In his Oct. 7 speech to the nation, Bush said Iraq possessed a fleet of unmanned aerial vehicles that “could be used to disperse chemical or biological weapons across broad areas,” including “missions targeting the United States.” If true, Iraq’s UAVs would have been among the world’s longest-range aircraft, capable of striking the United States from the other side of the globe. However, U.S. intelligence estimates then available to the White House clearly stated that Iraqi drones were limited to several hundred miles and incapable of reaching U.S. territory, exactly the opposite of what Bush told Americans.
(Washington Post 10.22.02; Burns – New York Times 03.13.03)

He Gasses His Own People

One of Bush’s many justifications for war was “Saddam gassed his own people,” referring to the thousands of Kurds poisoned in 1988 by the Iraqi military. The Kurds were seeking independence at a time that Iraq was embroiled in a bloody war with Iran, a conflict in which Iraq also used chemical weapons. All told, an estimated 26,000 Kurdish civilians and Iranian troops died from Iraqi chemical attack in the late eighties.

However, the U.S. government’s role in helping its thenally Iraq acquire chemical weapons is rarely cited.

A 1994 Senate Banking Committee hearing revealed 74 shipments of deadly chemical and biological agents (ranging from botulism to gas gangrene) from the United States to Iraq in the 1980s. Many of the purchases were facilitated by export credits granted by the Reagan administration. In one instance in September 1988, a Maryland company sent Iraq 11 strains of germs – including four types of anthrax. The Commerce Department approved the sale. This was six months after the infamous massacre of the Kurds.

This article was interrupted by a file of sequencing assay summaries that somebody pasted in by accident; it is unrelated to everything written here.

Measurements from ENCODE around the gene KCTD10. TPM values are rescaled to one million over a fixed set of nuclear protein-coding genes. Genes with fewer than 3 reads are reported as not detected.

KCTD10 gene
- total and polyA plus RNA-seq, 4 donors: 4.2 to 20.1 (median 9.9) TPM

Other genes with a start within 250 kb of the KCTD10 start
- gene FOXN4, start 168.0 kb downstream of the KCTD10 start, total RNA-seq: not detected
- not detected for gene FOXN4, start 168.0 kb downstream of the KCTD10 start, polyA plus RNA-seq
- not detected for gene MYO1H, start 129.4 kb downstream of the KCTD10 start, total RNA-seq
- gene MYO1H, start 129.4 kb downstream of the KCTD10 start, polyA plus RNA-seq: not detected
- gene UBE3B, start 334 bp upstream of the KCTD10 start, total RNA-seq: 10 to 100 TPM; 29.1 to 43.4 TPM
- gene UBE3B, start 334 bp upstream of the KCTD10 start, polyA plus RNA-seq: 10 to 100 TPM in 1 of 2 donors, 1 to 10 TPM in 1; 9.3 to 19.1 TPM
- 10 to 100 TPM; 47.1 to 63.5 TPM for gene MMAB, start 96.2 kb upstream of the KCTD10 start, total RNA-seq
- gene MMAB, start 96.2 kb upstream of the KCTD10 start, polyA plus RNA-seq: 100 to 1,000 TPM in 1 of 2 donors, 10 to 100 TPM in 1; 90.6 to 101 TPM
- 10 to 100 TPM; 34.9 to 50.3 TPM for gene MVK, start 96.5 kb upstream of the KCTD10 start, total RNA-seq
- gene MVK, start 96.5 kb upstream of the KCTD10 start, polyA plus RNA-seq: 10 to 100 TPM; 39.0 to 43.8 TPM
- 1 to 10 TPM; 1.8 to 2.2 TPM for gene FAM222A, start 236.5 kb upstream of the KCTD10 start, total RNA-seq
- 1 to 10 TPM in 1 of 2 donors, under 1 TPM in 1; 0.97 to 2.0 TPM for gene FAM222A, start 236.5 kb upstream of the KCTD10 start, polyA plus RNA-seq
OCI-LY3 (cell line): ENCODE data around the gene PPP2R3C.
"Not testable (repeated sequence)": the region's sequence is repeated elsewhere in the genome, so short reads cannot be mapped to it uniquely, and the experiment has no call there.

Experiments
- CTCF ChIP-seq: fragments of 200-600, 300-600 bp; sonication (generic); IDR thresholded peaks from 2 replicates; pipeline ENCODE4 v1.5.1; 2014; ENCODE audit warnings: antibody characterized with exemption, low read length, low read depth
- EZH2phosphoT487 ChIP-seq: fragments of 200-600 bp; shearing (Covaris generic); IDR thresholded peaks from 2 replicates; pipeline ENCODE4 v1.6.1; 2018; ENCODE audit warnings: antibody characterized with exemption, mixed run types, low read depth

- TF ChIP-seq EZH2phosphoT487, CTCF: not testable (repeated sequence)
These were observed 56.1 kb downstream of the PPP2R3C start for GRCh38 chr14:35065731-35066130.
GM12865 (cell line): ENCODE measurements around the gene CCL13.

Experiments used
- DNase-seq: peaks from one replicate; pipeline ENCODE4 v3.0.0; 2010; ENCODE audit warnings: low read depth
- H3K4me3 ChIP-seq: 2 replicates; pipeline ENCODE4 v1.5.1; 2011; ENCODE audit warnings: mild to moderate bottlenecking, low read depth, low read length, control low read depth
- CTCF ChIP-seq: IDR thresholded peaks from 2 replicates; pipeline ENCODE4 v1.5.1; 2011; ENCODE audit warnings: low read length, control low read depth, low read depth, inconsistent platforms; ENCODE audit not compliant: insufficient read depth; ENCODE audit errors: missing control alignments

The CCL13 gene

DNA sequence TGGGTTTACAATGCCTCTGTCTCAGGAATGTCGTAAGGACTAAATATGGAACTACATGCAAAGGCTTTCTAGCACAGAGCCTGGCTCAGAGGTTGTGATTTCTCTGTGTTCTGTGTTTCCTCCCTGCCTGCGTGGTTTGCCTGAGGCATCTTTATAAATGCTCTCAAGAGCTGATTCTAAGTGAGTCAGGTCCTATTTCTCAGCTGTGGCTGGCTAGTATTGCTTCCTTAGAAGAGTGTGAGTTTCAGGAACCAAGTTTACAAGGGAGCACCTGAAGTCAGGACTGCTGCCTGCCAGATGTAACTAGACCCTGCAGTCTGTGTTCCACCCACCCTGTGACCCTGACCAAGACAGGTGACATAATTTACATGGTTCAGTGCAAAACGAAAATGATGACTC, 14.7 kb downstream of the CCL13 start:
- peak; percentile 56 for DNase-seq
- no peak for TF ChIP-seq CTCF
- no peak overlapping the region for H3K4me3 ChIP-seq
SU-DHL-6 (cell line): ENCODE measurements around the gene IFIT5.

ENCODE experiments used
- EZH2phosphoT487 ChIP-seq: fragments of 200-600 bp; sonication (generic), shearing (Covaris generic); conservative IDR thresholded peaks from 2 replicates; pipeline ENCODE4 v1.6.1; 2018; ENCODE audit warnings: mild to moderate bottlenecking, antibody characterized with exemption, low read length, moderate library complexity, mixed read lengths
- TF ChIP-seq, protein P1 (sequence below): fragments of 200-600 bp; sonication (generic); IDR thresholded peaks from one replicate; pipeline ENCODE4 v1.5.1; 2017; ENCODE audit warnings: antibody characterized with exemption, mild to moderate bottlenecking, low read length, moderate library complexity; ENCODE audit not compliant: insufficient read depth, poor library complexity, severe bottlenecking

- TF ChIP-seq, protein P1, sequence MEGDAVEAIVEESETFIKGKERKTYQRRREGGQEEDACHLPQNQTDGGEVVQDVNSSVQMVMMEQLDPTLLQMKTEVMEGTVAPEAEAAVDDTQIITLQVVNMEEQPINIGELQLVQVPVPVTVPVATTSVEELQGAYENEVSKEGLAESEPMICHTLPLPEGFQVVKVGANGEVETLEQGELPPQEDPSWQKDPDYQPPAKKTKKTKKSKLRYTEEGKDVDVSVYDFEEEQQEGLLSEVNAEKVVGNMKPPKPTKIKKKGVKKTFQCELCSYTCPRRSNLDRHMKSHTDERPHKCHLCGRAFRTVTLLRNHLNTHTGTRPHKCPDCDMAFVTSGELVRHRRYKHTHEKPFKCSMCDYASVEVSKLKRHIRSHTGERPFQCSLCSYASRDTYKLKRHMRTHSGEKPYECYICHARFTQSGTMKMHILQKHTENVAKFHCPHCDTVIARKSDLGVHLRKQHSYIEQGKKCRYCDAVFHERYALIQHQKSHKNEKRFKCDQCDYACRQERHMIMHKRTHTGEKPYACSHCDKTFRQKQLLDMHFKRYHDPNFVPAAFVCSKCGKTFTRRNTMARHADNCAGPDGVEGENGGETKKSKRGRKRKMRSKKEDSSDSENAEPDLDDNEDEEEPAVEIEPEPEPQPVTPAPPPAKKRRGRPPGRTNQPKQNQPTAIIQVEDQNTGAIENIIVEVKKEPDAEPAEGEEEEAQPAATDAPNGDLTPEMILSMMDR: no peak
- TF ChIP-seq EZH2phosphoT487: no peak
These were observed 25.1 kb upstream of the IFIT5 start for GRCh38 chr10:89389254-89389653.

In addition, an August 2002 New York Times report carried interviews with numerous retired U.S. Army officers who revealed that the Defense Intelligence Agency had up to 60 agents providing Iraq with readymade battle plans. Iraq used the plans to launch attacks that included the use of chemical weapons against Iranian troops. One veteran of the program said the Pentagon “wasn’t so horrified by Iraq’s use of gas,” adding “It was just another way of killing people – whether with a bullet or phosgene, it didn’t matter.”
(Statement of Rep. Ron Paul before U.S. House of Representatives – 10.10.02; Tyler – New York Times 08.18.02; Leupp – Counterpunch 06.20.03)

Mobile Germ Labs

In his Feb. 5 presentation to the Security Council, Secretary of State Powell declared, “We know that Iraq has at least seven mobile, biological agent factories.” He went on to describe how the “road trailer units… can produce enough dry biological agent in a single month to kill thousands upon thousands of people. These are not assertions. What we’re giving you are facts.” Two trailers were indeed found in May.

On May 31, Bush cited the two trailers and declared, “For those who say we haven’t found the banned manufacturing devices or banned weapons, they’re wrong. We found them.”